For anyone who follows film, television, publishing and newspapers -- our culture industry -- Robert Levine, the former editor of Billboard and a New York Times alum, has written a must-read book.
In "Free Ride," Levine details how in less than two decades the Internet, dominated by technology companies like Google, has undermined the foundations of venerable institutions such as Warner Bros. and the New York Times.
Not only do movie studios and record labels have to reconsider their business models, but they also have to worry about their very existence.
There is no one-size-fits all solution, but Levine presents a variety of new business models and strategies to rescue these companies – from Hollywood’s UltraViolet to newspaper paywalls to online music streaming services like Spotify.
Levine argues that media companies and technology companies – currently fighting one another – must work together to make people pay for content, preserve artistic creation and help the Internet live up to its potential.
TheWrap spoke with Levine, who lives in Berlin, about why Google probably hates him, Hollywood greed and the knuckleheads over at The Guardian.
TheWrap: Let’s start with Google, since you devote an entire chapter to them. What’s so offensive about how the company operates?
Levine: It’s so omnipresent that people almost don’t realize its there. What’s really interesting is the extent to which our conversation about new media is shaped by Google from its funded think tanks to its human rights council. The extent to which they are everywhere in the debate is sort of spooky.
So should people view Google as evil?
A couple of people have said, what do I have against them? Maybe that’s my fault as a writer, but I don’t have anything against them. Google is a fantastically successful company that makes some great products. They spend a lot of money to lobby and are extraordinarily effective at doing that. I don’t think that’s evil, I think that’s business. But Google influences the world in less obvious ways and people should know more about it.
Has Google improved its stance on intellectual property at all since you wrote it?
Every few months Google will announce it’s improving its anti-piracy practices. I think it’s improving but it usually makes these announcements when it’s under pressure.
The have a lot of people whipped into frenzy about how SOPA [Stop Online Piracy Act] is the end of free speech online. There are a lot of very smart people who make smart points about why bills are flawed or bad, but a lot of those people are funded by Google and that’s kind of bullshit. If we want to have a serious, smart debate, Google is not helping that debate. They are standing in the way of that debate.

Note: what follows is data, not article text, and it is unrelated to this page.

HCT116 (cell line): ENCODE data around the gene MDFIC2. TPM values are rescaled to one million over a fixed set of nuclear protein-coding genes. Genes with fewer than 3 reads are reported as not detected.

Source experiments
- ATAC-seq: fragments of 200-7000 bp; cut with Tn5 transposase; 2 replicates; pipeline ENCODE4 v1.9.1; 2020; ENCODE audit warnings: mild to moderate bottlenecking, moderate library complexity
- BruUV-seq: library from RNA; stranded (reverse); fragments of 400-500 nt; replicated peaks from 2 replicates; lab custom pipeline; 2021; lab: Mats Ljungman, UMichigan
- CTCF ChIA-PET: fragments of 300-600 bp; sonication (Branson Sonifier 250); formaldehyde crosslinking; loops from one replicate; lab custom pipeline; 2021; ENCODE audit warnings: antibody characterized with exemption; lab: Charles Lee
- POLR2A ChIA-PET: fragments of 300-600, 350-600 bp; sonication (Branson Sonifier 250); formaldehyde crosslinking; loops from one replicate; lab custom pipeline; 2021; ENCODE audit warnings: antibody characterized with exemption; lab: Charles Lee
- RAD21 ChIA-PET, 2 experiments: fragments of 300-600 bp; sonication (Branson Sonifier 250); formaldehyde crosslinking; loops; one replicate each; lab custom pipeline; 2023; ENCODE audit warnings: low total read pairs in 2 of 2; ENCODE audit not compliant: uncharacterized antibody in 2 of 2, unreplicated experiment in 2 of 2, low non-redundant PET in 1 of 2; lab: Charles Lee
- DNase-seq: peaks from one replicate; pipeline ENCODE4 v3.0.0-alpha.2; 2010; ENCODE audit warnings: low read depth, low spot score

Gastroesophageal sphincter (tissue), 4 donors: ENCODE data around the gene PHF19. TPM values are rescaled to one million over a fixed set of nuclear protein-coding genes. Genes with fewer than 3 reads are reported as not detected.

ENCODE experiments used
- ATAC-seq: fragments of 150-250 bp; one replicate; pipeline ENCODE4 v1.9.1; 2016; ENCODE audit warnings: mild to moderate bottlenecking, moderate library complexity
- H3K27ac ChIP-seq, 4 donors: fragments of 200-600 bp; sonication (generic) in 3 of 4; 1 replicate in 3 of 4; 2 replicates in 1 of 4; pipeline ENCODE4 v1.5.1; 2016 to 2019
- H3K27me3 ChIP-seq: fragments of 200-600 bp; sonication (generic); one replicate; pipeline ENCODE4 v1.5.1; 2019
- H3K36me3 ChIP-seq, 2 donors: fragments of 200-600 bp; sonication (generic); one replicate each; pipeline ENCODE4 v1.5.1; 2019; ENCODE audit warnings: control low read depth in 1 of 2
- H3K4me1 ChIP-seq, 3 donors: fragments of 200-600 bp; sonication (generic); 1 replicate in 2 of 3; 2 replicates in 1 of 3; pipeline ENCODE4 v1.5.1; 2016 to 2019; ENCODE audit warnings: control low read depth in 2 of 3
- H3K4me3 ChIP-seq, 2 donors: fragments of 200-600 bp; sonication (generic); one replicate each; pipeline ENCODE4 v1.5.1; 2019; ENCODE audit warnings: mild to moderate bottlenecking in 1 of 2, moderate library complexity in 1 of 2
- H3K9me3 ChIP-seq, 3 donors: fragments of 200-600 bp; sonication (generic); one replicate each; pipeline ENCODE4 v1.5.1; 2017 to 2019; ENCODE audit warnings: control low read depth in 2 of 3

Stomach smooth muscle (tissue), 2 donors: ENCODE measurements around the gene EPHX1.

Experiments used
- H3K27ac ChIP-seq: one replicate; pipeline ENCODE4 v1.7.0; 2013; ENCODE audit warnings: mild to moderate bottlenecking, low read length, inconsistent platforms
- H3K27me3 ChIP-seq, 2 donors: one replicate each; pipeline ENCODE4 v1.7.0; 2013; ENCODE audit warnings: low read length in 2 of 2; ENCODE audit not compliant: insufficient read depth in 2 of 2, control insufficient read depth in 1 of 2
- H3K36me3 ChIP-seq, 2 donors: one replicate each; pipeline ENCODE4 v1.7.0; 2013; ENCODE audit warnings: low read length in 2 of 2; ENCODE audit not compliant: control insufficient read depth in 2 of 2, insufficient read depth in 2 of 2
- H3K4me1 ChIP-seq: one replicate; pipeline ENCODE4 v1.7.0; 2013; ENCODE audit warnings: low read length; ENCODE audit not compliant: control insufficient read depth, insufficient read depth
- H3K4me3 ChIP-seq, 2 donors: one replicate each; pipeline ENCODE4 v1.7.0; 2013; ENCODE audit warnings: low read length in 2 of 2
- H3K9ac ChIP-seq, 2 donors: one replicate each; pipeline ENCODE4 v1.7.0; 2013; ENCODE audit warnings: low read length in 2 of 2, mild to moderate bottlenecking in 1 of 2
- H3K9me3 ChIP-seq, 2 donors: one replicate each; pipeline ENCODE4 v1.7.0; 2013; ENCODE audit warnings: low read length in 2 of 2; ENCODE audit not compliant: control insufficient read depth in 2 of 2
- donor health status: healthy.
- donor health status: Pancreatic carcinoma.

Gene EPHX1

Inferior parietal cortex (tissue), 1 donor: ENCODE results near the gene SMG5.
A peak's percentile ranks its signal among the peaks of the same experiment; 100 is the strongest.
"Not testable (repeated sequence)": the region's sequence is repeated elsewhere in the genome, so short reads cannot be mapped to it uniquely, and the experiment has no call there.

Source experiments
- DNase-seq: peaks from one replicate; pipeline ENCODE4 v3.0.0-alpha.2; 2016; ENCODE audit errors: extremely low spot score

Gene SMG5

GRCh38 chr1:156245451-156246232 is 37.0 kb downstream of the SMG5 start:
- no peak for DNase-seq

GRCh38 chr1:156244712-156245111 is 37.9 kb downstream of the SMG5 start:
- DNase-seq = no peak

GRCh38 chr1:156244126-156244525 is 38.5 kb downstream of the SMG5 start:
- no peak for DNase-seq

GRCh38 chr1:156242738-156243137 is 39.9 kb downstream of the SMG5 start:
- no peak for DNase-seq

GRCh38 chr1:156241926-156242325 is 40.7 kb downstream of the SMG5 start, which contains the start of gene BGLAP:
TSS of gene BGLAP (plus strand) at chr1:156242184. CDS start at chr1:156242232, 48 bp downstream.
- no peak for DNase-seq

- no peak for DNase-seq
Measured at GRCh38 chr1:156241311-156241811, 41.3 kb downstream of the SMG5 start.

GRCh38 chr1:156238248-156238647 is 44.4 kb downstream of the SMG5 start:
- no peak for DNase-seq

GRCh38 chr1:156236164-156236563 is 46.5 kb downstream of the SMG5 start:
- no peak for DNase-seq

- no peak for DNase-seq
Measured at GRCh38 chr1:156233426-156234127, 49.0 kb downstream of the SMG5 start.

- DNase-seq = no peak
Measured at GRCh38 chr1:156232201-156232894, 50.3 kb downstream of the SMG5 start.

Populist sentiment seems to always side with the technology/telecommunications side of the argument. Why is that?
There is something about Hollywood that conveys offensive excess. The amount of money some people in Hollywood make is just absurd and indefensible. On the other hand, there are a lot of people in Silicon Valley that make money that is absurd and indefensible, too, they just don’t spend it in ways as grating on the American public.
The stereotypical guy in Hollywood making $15 million a year has a Ferrari and a list of mistresses. In Silicon Valley, that guy still drives a Prius and wears a denim shirt and chinos. He comes across as more likable and less threatening.
Is that reputation for greed warranted?
They have a bad reputation that they earned, but that’s not a legal argument. The idea that some people are nice and others are not doesn’t really have any effect on the law. Companies are greedy. That’s their job. If a company is not greedy, we call it a badly run company. Venture capitalists aren’t that likable either. I don’t think Jeff Bezos is a sympathetic character; he’s just smart enough to stay out of the newspaper. The tech business goes out of their way not to show how rich they are.